For William Donald Schaefer, It Was a Very Bad Year

BARRY RASCOVAR

January 05, 1992|By BARRY RASCOVAR

No Marylander was happier to see 1991 fade into history last week than Gov. William Donald Schaefer. No one. It was a nightmarish year for the governor, a year in which nothing went right and nearly all his dreams as chief executive were shattered.

It should have been the best of times. Mr. Schaefer was, after all, reelected in a landslide in November 1990 for a second four-year term. He planned to launch three sweeping initiatives that would stand as his crowning achievement. His ambitious plans for Maryland looked like they were about to take flight.

But it never happened.

First, Mr. Schaefer, to the surprise of his political friends and allies, went into a deep depression after the election. He was distraught that he had won only 59 percent of the general election vote. Others reminded him that experts view such a winning margin as a landslide, but he would have none of it. He complained about the 41 percent who hadn't voted for him.

Before he could emerge from his depression, the recession hit Maryland. The year was to be filled with growing budget deficits that necessitated major cuts in state programs. Eventually, local aid had to be slashed, too. A black cloud enveloped the State House and stayed there the entire year.

None of Mr. Schaefer's Big Three initiatives passed muster. His tax-reform plan, derived from the Linowes commission study, ran into such staunch opposition it never was even considered by lawmakers. His growth-control plan, derived from the Barnes commission "2020" study, met such vehement resistance from local officials that it, too, was lost. And a plan for a hefty rise in the gasoline tax foundered amid cries of "no more taxes."

That left the governor without money to improve education, to help poor subdivisions or to upgrade roads and mass-transit systems. It also left him with no plan to save the state from hodge-podge overdevelopment in the years ahead.

Compounding the Schaefer problem was the governor's penchant for venting his anger at critics.

When one individual made a gesture at him on a street corner, the governor had state troopers note her car tags and then wrote her a nasty note, proclaiming, "Your action only exceeds the ugliness of your face."

He fired back at another critic with a memo that called him "a frustrated little boy."

To those who staged an anti-Schaefer rally in front of the Governor's Mansion, Mr. Schaefer sent Christmas photographs of the protesters at the rally, all the while denying these were State Police photos. Cries of police-state intimidation were heard.

But his worst gaffe was one he claims was meant as a joke.

As he walked down the aisle of the House of Delegates to deliver his annual state of the state address, the governor stopped to shake the hand of an old friend from the Eastern Shore and said, "How's that s---house of an Eastern Shore?"

The delegate took it for an off-color bit of Scheaferesque humor; residents of the Shore viewed it otherwise. They went bonkers. They are still hopping mad.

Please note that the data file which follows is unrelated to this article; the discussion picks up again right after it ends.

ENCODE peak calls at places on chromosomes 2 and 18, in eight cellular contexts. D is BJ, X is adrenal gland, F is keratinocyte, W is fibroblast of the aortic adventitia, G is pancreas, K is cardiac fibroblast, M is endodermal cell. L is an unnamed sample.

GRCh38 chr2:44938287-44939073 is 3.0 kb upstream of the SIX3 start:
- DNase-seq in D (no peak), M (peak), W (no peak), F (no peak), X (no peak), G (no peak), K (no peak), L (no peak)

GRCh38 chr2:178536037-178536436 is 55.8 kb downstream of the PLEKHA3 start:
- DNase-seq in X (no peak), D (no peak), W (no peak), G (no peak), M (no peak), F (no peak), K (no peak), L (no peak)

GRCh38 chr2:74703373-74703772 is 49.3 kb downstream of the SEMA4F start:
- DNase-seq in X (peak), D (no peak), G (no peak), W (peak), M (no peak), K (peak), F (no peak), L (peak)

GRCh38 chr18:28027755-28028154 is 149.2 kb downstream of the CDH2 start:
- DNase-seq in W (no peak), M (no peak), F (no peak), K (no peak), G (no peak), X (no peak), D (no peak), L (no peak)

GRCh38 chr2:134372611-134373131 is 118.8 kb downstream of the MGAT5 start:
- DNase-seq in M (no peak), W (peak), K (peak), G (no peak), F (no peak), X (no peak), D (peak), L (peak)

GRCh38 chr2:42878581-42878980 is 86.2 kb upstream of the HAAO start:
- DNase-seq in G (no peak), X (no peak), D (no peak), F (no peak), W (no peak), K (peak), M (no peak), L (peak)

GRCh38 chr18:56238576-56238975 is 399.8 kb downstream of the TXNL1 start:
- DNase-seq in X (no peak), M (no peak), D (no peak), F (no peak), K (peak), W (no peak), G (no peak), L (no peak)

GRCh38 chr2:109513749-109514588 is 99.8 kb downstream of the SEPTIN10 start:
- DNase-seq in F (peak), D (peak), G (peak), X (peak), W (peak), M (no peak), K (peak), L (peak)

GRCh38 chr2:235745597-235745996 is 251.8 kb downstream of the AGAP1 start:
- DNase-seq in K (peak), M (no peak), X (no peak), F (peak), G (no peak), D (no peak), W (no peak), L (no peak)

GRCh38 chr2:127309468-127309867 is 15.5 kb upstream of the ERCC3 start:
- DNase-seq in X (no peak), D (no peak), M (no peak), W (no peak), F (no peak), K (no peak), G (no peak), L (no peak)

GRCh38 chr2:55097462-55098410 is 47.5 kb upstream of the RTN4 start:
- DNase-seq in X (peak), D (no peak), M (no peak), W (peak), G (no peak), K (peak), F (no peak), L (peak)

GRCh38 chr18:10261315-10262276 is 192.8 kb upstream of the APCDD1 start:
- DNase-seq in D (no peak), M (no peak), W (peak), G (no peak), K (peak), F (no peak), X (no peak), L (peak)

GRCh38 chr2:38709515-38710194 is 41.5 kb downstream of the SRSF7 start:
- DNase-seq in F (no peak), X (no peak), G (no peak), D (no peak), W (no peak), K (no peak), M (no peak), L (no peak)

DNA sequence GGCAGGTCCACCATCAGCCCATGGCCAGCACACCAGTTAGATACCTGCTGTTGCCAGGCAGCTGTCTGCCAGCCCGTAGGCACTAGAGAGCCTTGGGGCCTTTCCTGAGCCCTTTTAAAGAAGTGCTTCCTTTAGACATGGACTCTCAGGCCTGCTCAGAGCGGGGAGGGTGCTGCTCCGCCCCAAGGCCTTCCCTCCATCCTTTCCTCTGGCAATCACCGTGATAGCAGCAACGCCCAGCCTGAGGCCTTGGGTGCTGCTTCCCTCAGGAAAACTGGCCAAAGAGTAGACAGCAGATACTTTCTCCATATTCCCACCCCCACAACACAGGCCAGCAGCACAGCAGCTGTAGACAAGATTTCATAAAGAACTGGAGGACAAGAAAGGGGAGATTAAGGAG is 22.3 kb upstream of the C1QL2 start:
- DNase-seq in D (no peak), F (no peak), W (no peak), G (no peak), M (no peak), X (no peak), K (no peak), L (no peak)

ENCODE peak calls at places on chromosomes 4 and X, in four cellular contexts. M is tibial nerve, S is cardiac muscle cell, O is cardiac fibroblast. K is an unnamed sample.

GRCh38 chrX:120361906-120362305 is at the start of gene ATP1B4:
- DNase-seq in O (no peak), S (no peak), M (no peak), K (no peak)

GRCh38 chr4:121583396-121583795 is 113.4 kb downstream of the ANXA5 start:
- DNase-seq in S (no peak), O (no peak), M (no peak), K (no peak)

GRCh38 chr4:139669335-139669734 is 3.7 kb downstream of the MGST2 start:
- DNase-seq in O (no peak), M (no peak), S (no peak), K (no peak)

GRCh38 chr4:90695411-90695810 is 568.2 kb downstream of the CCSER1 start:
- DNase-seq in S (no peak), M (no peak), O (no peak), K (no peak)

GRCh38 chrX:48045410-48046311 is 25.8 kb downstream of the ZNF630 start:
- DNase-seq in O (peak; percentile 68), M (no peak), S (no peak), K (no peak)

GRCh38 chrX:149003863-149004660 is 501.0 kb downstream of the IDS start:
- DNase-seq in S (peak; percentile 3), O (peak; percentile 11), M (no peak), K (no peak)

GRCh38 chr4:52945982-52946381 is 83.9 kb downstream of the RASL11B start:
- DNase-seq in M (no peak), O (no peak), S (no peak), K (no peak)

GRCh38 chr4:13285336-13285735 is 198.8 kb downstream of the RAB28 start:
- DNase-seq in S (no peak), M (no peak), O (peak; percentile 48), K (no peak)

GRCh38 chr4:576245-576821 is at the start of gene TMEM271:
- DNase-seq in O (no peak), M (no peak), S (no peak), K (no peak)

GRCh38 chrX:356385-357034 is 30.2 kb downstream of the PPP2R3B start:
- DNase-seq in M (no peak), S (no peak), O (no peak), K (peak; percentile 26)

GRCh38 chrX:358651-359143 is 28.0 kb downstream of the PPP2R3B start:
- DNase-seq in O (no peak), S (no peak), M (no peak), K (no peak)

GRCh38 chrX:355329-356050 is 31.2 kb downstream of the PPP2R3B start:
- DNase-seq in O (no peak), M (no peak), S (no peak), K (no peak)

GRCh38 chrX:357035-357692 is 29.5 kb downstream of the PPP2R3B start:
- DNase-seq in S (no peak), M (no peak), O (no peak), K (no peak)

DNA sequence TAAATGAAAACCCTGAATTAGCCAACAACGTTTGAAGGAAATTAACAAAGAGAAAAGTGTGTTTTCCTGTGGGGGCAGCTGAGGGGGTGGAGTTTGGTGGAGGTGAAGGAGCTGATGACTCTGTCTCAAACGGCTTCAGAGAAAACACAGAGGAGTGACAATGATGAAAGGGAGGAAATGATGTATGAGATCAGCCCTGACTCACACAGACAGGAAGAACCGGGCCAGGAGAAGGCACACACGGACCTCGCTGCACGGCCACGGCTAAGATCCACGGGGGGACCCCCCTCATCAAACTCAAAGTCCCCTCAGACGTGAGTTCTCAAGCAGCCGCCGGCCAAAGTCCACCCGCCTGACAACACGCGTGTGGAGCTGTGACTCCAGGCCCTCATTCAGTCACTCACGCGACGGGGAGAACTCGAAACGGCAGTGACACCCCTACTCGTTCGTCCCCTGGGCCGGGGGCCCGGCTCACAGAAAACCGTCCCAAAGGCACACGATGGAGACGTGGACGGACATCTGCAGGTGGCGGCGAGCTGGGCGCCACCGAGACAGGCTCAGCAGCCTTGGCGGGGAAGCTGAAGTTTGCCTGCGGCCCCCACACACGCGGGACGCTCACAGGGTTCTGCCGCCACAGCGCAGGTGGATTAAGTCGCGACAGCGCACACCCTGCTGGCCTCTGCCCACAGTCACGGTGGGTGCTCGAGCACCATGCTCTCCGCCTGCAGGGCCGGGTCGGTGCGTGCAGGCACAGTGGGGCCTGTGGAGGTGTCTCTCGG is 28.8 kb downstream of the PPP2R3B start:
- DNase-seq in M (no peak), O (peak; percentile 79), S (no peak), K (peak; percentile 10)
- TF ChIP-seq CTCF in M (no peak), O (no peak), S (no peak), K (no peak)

For all this, Mr. Schaefer earned a headline in a national gossip tabloid as the nation's wackiest governor. It helped send Mr. Schaefer's popularity into a steep tailspin. It remains at embarrassingly low levels: a recent poll showed Mr. Schaefer with an astounding negative rating of 70 percent.

The governor's sensitivity to criticism, his unwillingess to

compromise on issues and his resistance to sharing power with state legislators exacerbated his problems. Now he has minimal influence in the General Assembly. What was supposed to be his greatest vehicle for creating a pro-Schaefer majority, legislative redistricting, has turned out to be totally useless for that purpose. He has frittered away much of his gubernatorial power.

Added to these woes was the governor's distress over the long illness of his close companion, Hilda Mae Snoops, which turned the Governor's Mansion into a state-financed nursing home, with state troopers acting as nurses' aides.

And now, as Mr. Schaefer looks ahead to the New Year that has just begun, the outlook is far from bright. The General Assembly returns to Annapolis on Wednesday, an event that must make the governor cringe. His difficulty in running the state -- and his emotional frame of mind -- worsens when the House and Senate are in session.

But perhaps his most troubling enemy this year is the state's huge budget shortfall. It will force him later this month to present a fiscal plan that guts state government agencies. He will have to decimate most of the programs he helped put in place over the past five years. With legislators still apparently unwilling to raise taxes, the Draconian cuts in state agencies could prove fearful, especially for a governor who wears his heart on his sleeve.

Presiding over the dismantling of state social programs won't be easy for Mr. Schaefer, who ardently believes in the goodness that can flow from the activities of government. He'll be the one pulling the plug on "people programs" and he'll be the one blamed for hurting people in need of help.

But he has little choice, given the "no more taxes" climate and the state's deep deficit. It's a heck of a way to start 1992. Still, this year just couldn't be as bad for Mr. Schaefer as 1991. Or could it?

Barry Rascovar is editorial page director of The Sun. His column on Maryland politics appears here each week.

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